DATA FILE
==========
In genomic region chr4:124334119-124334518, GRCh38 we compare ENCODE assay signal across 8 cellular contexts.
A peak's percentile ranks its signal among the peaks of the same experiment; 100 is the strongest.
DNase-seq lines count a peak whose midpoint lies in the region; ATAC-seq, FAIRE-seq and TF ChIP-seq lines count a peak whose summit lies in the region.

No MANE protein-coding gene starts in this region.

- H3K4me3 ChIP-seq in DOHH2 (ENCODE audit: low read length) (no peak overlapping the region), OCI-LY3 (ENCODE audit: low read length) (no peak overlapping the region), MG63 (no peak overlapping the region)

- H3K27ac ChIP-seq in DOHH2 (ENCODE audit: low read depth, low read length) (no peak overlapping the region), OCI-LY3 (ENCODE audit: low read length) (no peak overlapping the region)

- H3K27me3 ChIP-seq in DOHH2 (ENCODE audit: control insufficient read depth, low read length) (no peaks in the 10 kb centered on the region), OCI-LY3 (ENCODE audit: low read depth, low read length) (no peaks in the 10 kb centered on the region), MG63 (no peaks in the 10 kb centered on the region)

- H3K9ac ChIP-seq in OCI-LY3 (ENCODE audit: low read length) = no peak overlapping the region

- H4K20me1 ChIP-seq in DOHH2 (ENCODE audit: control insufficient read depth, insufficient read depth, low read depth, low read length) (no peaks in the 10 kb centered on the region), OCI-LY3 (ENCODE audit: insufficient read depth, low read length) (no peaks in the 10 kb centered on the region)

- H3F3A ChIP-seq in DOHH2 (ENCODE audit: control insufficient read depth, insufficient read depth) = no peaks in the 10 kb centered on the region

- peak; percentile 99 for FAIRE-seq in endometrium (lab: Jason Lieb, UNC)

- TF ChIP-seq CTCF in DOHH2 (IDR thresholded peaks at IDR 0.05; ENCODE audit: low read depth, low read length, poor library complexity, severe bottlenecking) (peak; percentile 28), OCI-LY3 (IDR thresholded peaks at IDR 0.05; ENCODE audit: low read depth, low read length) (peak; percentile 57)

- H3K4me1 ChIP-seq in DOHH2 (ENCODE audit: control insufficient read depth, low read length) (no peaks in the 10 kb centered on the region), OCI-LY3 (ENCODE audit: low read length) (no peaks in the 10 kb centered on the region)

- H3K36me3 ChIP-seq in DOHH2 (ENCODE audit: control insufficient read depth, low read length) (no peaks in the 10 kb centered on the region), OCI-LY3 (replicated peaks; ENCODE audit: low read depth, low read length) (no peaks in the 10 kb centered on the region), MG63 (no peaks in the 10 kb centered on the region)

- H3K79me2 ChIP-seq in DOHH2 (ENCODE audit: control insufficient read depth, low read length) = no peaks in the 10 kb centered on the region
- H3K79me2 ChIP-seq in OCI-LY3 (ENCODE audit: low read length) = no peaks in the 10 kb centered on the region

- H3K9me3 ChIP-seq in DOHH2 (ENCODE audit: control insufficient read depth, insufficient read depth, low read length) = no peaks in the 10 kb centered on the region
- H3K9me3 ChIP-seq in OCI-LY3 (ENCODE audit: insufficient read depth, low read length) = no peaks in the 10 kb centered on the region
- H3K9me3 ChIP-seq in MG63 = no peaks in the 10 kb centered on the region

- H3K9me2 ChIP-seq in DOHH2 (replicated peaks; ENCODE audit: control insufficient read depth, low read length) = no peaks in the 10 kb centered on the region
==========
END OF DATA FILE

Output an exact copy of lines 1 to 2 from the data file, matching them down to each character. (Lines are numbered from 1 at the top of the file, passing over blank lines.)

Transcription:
In genomic region chr4:124334119-124334518, GRCh38 we compare ENCODE assay signal across 8 cellular contexts.
A peak's percentile ranks its signal among the peaks of the same experiment; 100 is the strongest.